The Black Student Union staged experiments modeled after the popular TV show “What Would You Do?” by creating a scenario where actors of different genders and races argued in a public place about race.
“We wanted to uncover the hidden racism ... It is not in your face. We are trying to unpack natural, hidden racism that actually happens every day but most people don’t realize that they do it,” BSU President Jacklyn Asamoah said.
Asamoah and another member of the group argued on campus about the number of African-Americans arrested nationwide, the importance of Black History Month and the reasons racism exists.
The reactions from witnesses of the confrontations were not what the group expected, she said.
Many of the witnesses acknowledged the confrontation by staring at the actors, but after a while turned their heads and ignored the argument. Some people came up to Asamoah after the experiment and voiced their opinion on the issue.
John Grant, one of the actors and a BSU member, said he prepared for the experiments by remembering ignorant arguments made during other conversation he has had about race.
During the experiments he mentioned the possibility of a white history month, and expressed the belief that African-Americans should stop committing crimes so the police would stop arresting them.
“I was expecting somebody would come up and start arguing with me or come up and punch me in the face. I was saying some mean things. I expected people to be a lot more confrontational,” Grant said.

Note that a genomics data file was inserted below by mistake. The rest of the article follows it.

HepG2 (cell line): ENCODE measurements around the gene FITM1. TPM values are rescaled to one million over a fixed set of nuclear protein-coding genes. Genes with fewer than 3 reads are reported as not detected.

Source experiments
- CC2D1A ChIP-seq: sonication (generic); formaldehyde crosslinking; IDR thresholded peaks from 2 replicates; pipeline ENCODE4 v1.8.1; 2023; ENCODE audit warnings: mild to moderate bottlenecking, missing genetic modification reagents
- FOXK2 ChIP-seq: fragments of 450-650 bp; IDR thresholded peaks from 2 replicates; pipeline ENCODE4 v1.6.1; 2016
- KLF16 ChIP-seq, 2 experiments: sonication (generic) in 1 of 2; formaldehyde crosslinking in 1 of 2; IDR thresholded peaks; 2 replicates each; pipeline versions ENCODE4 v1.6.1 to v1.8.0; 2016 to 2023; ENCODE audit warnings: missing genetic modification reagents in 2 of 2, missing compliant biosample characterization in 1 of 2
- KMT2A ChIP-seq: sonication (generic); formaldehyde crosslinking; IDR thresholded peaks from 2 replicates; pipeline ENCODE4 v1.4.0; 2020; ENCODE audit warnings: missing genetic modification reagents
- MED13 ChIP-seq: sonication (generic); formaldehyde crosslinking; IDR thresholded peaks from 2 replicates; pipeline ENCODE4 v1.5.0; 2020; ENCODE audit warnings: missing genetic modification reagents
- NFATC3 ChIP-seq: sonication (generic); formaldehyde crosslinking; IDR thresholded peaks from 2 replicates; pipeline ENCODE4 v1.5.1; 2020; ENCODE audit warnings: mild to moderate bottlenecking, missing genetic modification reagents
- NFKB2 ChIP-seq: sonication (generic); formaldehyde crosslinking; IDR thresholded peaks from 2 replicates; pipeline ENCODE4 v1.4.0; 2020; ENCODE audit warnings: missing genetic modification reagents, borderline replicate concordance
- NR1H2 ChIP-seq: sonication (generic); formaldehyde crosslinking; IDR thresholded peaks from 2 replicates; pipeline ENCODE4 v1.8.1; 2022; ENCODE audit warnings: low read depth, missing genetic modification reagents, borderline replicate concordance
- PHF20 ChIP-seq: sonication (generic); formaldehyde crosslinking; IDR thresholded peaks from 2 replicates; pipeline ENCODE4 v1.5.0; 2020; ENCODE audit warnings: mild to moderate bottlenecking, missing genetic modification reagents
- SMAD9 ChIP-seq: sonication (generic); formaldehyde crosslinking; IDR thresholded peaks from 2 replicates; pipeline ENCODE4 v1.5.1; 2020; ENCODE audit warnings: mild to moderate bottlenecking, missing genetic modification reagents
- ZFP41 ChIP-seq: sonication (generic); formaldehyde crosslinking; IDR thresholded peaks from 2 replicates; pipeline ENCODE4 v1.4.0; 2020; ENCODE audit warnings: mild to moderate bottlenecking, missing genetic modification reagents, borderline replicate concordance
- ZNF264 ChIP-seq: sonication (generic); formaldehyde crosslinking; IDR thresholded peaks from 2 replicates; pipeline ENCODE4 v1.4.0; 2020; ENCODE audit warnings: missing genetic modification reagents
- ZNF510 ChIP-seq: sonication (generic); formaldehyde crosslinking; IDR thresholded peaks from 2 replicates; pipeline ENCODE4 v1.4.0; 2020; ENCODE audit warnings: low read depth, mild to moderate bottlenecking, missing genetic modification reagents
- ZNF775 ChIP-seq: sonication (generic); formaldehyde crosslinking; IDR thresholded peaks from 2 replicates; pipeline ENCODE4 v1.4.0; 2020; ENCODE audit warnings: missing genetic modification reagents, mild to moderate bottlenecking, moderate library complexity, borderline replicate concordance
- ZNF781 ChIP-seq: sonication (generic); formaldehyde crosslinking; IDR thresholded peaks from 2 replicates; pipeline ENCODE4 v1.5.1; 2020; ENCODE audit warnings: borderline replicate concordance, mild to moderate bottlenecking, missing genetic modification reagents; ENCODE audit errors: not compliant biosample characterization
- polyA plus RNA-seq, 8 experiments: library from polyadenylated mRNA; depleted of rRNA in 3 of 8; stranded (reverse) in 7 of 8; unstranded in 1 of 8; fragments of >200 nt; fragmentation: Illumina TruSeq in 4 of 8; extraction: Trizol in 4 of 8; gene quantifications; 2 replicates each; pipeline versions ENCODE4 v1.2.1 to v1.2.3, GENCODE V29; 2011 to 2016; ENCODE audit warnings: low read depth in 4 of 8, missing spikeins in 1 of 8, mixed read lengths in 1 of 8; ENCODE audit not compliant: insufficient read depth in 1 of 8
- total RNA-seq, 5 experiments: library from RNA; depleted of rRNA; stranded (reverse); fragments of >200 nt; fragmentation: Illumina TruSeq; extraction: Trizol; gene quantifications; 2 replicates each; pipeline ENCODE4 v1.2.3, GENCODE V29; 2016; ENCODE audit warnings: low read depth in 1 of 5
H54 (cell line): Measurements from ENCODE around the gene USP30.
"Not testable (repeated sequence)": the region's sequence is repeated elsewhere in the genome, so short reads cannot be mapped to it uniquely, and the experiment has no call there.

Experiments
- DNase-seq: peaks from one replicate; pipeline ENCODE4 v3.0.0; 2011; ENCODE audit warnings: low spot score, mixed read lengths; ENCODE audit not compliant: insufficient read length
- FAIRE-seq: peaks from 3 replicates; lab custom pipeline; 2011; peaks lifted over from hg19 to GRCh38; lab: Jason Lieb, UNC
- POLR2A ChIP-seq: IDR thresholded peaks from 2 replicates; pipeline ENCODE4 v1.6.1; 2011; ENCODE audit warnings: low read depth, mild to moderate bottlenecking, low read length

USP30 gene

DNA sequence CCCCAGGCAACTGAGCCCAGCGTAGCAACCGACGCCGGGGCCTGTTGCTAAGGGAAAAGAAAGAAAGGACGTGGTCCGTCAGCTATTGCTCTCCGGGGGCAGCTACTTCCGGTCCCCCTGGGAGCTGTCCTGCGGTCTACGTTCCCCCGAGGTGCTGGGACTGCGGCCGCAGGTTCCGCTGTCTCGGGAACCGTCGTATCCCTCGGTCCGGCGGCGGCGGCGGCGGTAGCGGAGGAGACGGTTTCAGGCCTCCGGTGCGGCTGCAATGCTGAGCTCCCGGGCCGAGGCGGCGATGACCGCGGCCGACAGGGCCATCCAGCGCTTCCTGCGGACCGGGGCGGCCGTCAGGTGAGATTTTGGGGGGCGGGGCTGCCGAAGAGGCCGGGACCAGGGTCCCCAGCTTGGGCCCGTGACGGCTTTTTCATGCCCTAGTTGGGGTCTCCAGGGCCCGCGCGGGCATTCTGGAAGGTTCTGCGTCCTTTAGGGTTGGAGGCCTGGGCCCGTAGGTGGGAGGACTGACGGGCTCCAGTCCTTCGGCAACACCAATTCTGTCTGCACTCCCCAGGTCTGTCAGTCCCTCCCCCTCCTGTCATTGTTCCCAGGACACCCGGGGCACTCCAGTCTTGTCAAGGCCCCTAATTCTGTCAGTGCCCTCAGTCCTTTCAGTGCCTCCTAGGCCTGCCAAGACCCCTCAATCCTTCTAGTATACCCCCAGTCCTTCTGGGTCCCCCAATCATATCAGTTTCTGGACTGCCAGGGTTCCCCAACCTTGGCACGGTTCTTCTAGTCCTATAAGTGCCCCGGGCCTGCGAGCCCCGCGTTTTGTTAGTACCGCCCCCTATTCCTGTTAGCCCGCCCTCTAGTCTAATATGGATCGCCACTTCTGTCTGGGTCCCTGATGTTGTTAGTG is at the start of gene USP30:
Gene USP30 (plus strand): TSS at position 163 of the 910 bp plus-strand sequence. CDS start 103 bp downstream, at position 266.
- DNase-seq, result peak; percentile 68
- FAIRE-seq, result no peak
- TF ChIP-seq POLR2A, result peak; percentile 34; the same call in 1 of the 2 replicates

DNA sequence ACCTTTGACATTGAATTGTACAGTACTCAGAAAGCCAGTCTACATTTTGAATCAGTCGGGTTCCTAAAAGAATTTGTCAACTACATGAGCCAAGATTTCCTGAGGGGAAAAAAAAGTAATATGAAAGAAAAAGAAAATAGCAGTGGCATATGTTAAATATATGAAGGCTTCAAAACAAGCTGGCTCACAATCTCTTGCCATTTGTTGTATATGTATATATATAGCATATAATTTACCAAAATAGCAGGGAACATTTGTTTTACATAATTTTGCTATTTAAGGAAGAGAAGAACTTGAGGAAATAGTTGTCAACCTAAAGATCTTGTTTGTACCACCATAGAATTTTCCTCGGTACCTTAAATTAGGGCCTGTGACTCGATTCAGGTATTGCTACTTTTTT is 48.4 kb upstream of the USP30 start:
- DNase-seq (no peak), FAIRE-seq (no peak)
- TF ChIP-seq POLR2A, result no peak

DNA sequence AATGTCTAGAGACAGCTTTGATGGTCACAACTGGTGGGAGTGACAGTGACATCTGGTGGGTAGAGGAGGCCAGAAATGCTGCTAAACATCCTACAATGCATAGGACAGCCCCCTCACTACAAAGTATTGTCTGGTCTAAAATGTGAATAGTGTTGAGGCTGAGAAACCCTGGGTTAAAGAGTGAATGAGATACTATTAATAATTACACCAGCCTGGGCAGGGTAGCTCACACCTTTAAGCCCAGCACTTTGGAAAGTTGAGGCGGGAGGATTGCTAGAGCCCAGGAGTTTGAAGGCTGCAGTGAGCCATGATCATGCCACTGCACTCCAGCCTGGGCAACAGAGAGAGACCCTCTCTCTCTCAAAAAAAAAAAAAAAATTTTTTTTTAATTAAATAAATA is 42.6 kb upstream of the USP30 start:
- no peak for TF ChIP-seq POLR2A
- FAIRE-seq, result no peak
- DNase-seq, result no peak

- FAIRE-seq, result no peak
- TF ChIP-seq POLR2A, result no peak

Grant, who is also a student intern for InterVarsity Christian Fellowship, said he decided to participate in the social experiment because the BSU and the fellowship both value culture.
“If we try talking about these things and stop thinking that racism is over we can know how to give people more opportunities and how to pursue justice for all and really just learn how to love people better,” Grant said.
Dante Morningstar, a sophomore dance major, said he did not realize it was staged, but felt like he should say something while he was witnessing the confrontation.
“Of course I wanted to step in, I wanted to say something. I was sitting there wanting to (but) at the same time I was holding myself back because it’s hard to be that one person to speak up,” he said.
Racism is definitely present in society but in subtle ways, he said.
“I think it brings it into a bigger perspective because not many people acknowledge or like to acknowledge or think about it, but in this kind of form it does bring it as a blatant example that racism still exists,” Morningstar said.
Jaylee Caruso, a senior nutrition and Spanish major, said she was relieved to know the tension portrayed was fictitious.
“It was pretty interesting. It is nothing I wouldn’t expect on UNM campus. There is a lot of controversial stuff that seems to happen” Caruso said.
Asamoah said the experiments were recorded and will be presented during a panel discussion Thursday at noon to 1 p.m. in the SUB Atrium. The panel will discuss the difficulties of living in a society where racism exists.
Lauren Marvin is the culture editor for the Daily Lobo. She can be reached at firstname.lastname@example.org or on Twitter @LaurenMarvin.